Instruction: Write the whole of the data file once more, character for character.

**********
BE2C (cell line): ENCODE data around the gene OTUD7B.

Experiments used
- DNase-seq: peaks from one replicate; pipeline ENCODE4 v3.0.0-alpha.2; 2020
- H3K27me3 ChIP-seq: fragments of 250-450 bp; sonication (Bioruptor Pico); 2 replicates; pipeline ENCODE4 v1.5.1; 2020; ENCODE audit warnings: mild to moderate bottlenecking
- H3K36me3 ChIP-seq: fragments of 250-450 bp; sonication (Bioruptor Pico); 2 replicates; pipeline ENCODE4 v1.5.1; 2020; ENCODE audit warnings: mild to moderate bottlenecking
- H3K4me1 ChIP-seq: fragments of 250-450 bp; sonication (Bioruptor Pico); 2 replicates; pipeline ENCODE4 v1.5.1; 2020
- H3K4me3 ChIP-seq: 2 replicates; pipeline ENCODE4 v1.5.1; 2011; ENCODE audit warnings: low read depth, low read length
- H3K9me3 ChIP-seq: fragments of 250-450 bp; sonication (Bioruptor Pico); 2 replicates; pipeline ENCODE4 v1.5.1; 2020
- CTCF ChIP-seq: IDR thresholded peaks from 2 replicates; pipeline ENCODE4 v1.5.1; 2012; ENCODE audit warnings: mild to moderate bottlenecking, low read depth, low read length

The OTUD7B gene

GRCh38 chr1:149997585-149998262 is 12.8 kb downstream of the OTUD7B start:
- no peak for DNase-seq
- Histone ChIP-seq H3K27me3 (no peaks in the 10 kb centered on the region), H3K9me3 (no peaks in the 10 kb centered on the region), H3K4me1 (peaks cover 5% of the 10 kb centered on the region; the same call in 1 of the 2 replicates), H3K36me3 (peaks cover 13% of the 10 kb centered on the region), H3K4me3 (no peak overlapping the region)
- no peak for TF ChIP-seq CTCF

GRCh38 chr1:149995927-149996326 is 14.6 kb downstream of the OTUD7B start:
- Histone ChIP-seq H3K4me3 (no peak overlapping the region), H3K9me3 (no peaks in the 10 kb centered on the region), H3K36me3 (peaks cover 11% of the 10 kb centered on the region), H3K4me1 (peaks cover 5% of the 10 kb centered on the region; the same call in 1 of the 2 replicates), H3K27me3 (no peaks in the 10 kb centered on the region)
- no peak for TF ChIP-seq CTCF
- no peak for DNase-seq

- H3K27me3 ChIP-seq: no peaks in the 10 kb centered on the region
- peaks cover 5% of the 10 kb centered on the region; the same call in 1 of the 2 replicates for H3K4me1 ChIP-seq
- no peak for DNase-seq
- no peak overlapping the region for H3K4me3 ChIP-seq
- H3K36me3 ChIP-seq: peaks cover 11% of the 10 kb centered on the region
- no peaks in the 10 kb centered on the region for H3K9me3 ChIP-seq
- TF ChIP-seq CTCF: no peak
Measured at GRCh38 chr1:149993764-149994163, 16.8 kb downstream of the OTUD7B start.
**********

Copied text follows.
BE2C (cell line): ENCODE data around the gene OTUD7B.

Experiments used
- DNase-seq: peaks from one replicate; pipeline ENCODE4 v3.0.0-alpha.2; 2020
- H3K27me3 ChIP-seq: fragments of 250-450 bp; sonication (Bioruptor Pico); 2 replicates; pipeline ENCODE4 v1.5.1; 2020; ENCODE audit warnings: mild to moderate bottlenecking
- H3K36me3 ChIP-seq: fragments of 250-450 bp; sonication (Bioruptor Pico); 2 replicates; pipeline ENCODE4 v1.5.1; 2020; ENCODE audit warnings: mild to moderate bottlenecking
- H3K4me1 ChIP-seq: fragments of 250-450 bp; sonication (Bioruptor Pico); 2 replicates; pipeline ENCODE4 v1.5.1; 2020
- H3K4me3 ChIP-seq: 2 replicates; pipeline ENCODE4 v1.5.1; 2011; ENCODE audit warnings: low read depth, low read length
- H3K9me3 ChIP-seq: fragments of 250-450 bp; sonication (Bioruptor Pico); 2 replicates; pipeline ENCODE4 v1.5.1; 2020
- CTCF ChIP-seq: IDR thresholded peaks from 2 replicates; pipeline ENCODE4 v1.5.1; 2012; ENCODE audit warnings: mild to moderate bottlenecking, low read depth, low read length

The OTUD7B gene

GRCh38 chr1:149997585-149998262 is 12.8 kb downstream of the OTUD7B start:
- no peak for DNase-seq
- Histone ChIP-seq H3K27me3 (no peaks in the 10 kb centered on the region), H3K9me3 (no peaks in the 10 kb centered on the region), H3K4me1 (peaks cover 5% of the 10 kb centered on the region; the same call in 1 of the 2 replicates), H3K36me3 (peaks cover 13% of the 10 kb centered on the region), H3K4me3 (no peak overlapping the region)
- no peak for TF ChIP-seq CTCF

GRCh38 chr1:149995927-149996326 is 14.6 kb downstream of the OTUD7B start:
- Histone ChIP-seq H3K4me3 (no peak overlapping the region), H3K9me3 (no peaks in the 10 kb centered on the region), H3K36me3 (peaks cover 11% of the 10 kb centered on the region), H3K4me1 (peaks cover 5% of the 10 kb centered on the region; the same call in 1 of the 2 replicates), H3K27me3 (no peaks in the 10 kb centered on the region)
- no peak for TF ChIP-seq CTCF
- no peak for DNase-seq

- H3K27me3 ChIP-seq: no peaks in the 10 kb centered on the region
- peaks cover 5% of the 10 kb centered on the region; the same call in 1 of the 2 replicates for H3K4me1 ChIP-seq
- no peak for DNase-seq
- no peak overlapping the region for H3K4me3 ChIP-seq
- H3K36me3 ChIP-seq: peaks cover 11% of the 10 kb centered on the region
- no peaks in the 10 kb centered on the region for H3K9me3 ChIP-seq
- TF ChIP-seq CTCF: no peak
Measured at GRCh38 chr1:149993764-149994163, 16.8 kb downstream of the OTUD7B start.